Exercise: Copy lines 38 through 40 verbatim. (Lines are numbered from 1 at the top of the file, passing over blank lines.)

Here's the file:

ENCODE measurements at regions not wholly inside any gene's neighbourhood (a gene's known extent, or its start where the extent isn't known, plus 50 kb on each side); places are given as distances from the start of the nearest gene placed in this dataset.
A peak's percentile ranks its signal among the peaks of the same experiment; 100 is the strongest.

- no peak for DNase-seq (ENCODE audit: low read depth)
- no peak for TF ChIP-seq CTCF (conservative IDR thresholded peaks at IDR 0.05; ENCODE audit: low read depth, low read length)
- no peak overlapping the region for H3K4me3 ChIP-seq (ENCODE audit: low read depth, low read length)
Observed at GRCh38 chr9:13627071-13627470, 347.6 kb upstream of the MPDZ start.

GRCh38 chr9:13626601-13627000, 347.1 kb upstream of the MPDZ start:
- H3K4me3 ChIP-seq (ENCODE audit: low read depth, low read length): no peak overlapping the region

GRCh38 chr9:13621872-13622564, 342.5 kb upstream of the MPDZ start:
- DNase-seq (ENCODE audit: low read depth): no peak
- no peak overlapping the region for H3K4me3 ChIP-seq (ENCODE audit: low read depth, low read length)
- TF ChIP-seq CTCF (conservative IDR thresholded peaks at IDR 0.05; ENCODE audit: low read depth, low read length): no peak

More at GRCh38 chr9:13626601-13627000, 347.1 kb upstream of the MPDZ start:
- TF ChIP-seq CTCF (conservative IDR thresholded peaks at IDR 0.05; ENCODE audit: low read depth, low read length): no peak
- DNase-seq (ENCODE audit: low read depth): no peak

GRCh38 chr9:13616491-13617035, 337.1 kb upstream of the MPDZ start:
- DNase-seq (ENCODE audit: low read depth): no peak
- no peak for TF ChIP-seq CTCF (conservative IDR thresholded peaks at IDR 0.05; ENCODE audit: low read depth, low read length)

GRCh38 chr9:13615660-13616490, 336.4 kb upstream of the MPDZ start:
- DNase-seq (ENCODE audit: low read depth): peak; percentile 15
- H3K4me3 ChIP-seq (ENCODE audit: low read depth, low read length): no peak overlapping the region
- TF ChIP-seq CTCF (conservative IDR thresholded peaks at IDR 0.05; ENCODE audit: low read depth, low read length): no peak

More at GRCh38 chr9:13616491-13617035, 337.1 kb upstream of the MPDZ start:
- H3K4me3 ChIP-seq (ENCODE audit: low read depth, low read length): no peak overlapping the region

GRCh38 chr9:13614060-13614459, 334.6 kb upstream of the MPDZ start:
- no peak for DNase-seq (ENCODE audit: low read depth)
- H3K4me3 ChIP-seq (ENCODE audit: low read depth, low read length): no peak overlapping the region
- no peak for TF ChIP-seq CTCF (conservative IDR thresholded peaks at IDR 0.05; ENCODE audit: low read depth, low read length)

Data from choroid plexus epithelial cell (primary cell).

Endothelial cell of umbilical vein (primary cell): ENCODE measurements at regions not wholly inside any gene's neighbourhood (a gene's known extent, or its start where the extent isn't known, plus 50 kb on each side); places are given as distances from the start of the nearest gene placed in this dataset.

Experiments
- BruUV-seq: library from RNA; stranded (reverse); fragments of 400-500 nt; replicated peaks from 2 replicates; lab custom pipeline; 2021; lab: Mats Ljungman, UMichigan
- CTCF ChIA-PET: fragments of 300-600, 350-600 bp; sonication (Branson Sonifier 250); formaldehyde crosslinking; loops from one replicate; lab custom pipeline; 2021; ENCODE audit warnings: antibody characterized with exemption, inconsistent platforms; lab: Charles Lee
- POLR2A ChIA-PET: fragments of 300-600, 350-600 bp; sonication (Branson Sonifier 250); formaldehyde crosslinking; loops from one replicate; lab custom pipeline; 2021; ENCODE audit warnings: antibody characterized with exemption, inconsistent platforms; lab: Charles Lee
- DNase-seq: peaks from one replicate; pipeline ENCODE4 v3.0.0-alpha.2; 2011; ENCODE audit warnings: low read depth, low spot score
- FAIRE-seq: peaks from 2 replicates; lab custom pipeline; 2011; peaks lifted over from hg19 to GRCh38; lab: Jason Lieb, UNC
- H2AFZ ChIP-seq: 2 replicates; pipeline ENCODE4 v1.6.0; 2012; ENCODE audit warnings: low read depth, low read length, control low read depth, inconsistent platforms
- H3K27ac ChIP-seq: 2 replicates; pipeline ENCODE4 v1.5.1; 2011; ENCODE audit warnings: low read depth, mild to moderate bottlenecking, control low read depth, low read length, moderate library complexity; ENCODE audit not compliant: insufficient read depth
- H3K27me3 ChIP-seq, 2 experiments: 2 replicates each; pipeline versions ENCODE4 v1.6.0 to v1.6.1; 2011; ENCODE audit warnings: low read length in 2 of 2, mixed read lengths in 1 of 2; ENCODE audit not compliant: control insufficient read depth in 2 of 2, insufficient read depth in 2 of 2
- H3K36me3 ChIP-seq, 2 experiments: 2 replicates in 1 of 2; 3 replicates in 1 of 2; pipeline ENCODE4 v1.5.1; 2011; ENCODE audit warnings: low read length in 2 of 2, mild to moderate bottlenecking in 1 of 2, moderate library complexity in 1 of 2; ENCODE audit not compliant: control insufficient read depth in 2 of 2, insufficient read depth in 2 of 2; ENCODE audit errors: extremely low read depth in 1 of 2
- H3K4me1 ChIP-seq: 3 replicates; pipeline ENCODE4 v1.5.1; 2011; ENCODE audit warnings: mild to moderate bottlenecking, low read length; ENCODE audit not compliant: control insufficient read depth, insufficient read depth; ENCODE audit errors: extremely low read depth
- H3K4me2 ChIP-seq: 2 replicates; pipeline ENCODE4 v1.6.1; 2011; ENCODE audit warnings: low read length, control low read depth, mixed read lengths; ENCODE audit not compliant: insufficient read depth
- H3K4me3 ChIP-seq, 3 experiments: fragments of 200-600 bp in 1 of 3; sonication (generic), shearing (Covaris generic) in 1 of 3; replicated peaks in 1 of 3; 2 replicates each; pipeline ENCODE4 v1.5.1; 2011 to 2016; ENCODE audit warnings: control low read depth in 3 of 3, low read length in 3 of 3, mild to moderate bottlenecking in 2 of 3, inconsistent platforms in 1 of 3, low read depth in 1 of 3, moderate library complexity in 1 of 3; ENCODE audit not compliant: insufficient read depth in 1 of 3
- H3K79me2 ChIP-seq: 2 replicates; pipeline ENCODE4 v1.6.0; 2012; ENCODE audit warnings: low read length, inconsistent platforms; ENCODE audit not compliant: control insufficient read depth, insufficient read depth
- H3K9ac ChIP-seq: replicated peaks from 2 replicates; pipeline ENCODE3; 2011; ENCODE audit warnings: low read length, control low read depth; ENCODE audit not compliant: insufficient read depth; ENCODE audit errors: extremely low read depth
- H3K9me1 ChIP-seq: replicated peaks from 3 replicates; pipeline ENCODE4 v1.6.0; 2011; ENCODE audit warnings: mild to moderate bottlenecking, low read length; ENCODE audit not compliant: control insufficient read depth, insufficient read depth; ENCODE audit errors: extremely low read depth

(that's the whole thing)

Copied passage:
- H3K27ac ChIP-seq: 2 replicates; pipeline ENCODE4 v1.5.1; 2011; ENCODE audit warnings: low read depth, mild to moderate bottlenecking, control low read depth, low read length, moderate library complexity; ENCODE audit not compliant: insufficient read depth
- H3K27me3 ChIP-seq, 2 experiments: 2 replicates each; pipeline versions ENCODE4 v1.6.0 to v1.6.1; 2011; ENCODE audit warnings: low read length in 2 of 2, mixed read lengths in 1 of 2; ENCODE audit not compliant: control insufficient read depth in 2 of 2, insufficient read depth in 2 of 2
- H3K36me3 ChIP-seq, 2 experiments: 2 replicates in 1 of 2; 3 replicates in 1 of 2; pipeline ENCODE4 v1.5.1; 2011; ENCODE audit warnings: low read length in 2 of 2, mild to moderate bottlenecking in 1 of 2, moderate library complexity in 1 of 2; ENCODE audit not compliant: control insufficient read depth in 2 of 2, insufficient read depth in 2 of 2; ENCODE audit errors: extremely low read depth in 1 of 2